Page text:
Activity is setting up nicely for commercial construction in 2015, but just as the industry seems to be back on its footing, the dreary recession of years past is giving us one last gasp of annoyance and pain. Believe me, no one will be happier than me when we can stop referencing the Great Recession that rocked the general commercial construction industry and the overall economy. Unfortunately, that time has not come yet.
While activity is good, the recession still hangs over us in the form of a commercial construction labor shortage. Between 2007-2009, the construction industry lost 2.3 million jobs. In fact, it’s fair to say that commercial general construction may have been the hardest hit sector of the economy.
Now, as contracts are coming back, skilled workers are in short supply.
In the past five years, commercial construction has lost skilled labors to a wide variety of places. Many immigrant workers have returned to their home countries or taken on work in other parts of the world, experienced commercial construction workers left the industry to pursue other careers, and a lot of accomplished skilled workers just decided to call it a day and retire.
This has had an adverse effect on our industry in two ways—as projects come back, they are on a slower timetable as it is often difficult to locate adequate subcontractors for a project, and, the price for commercial construction labor is often higher as many commercial general contractors are bidding for the services of the same subs.
The commercial construction industry needs workers of all backgrounds to fill in, but most importantly, it needs experienced commercial construction managers and operators. Yes, we need skilled electricians and plumbers, but what’s lacking the most seems to be the management positions. I’ve been in the commercial construction industry for 24 years and I still have no idea how to bend a conduit…it’s magic to me. However, I know how to manage an electrical team on site, while simultaneously managing foundation and drywall contractors. The managerial element of the industry is sorely lacking.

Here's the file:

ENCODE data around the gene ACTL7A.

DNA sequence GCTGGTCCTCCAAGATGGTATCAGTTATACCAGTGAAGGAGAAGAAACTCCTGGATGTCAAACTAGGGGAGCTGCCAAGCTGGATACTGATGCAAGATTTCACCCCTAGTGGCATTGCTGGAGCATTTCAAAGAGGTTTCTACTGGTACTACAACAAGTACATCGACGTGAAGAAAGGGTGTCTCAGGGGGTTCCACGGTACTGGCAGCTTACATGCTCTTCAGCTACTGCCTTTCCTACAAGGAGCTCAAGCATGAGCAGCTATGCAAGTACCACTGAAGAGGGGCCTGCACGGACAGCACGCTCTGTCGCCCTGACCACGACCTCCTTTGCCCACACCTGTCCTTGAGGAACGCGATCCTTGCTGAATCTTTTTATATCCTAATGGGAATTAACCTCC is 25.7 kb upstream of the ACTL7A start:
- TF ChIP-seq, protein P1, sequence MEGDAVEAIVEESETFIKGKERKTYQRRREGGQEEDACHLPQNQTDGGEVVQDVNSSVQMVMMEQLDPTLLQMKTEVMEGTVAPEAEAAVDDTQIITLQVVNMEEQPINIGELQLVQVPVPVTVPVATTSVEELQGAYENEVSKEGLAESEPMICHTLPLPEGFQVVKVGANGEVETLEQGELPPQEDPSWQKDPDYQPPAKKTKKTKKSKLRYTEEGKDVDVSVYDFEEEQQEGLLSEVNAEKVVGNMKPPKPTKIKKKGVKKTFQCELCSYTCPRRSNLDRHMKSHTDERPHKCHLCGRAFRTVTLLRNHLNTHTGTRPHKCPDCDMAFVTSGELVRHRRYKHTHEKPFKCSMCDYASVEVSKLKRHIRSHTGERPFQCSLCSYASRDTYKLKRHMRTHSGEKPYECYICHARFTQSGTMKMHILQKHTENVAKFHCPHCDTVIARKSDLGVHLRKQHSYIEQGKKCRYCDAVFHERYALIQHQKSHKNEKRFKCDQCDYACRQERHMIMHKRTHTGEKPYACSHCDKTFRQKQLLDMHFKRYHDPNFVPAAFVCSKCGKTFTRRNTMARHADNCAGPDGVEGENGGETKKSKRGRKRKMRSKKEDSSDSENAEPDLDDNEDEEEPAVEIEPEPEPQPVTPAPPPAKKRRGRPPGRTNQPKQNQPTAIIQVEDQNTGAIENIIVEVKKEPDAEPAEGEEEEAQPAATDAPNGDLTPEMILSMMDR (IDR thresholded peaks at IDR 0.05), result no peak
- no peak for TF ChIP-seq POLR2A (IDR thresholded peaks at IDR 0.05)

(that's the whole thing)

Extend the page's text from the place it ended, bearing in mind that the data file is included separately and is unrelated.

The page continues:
How do we fix this? Happily, as opportunities arise, the problem is beginning to sort itself out, but we are still a ways from being healthy. Here are three things that the commercial construction industry needs to do to fix the current construction labor shortage and get back to a balanced market.
- Apprenticeships need to increase. According to a recent Crain’s article, this is already happening. It couldn’t come at a better time. The industry needs a new batch of young, skilled commercial construction workers who know their way around a job site. With the proper training in an apprenticeship program, hopefully subcontractors will be able to staff up at a better rate.
- Veterans need to come back. The industry lost a lot of talent, especially on the management side, to premature retirement. Commercial construction was in a prolonged slump and many successful professionals thought it would be better to hang it up, rather than wait for the commercial construction industry to come back. With big new retail construction and restaurant construction projects in the pipeline, it would behoove commercial general contractors to approach some of these newly retired individuals and try to lure them back with high-paying opportunities.
- Align with education. Commercial general contractors in the Chicago area would be smart to partner with some of the great universities and colleges in the Midwest to offer internships to construction management students. Last year alone, Englewood had four interns—two in estimating, one in operations and one in accounting—from major Midwestern colleges. We feel it’s great to help mentor these young students, but also it gives us a chance to possibly help mold and shape future talent for our team. In baseball terms, we use it as our farm system.
Whether it is at the apprenticeship, management or internship level, mentoring is really the key to bolstering the commercial construction workforce. Learning is a process that should never stop and all commercial construction professionals should stay up-to-date with trends and code changes.
I remember back to my days as a young laborer and one of my mentors, Leopold Hanke. He came up through the ranks and went from apprentice to journeyman to foreman to superintendent. In his time, he had built nearly everything imaginable. I asked him once how he accumulated so much knowledge of the commercial construction industry and he said “Kid, I wake up every day with the goal of learning something new.”
I took that to heart and I approach my job the same way. If I’m lucky enough to pass that along to several young commercial construction workers in our industry, I’ll have done my part.
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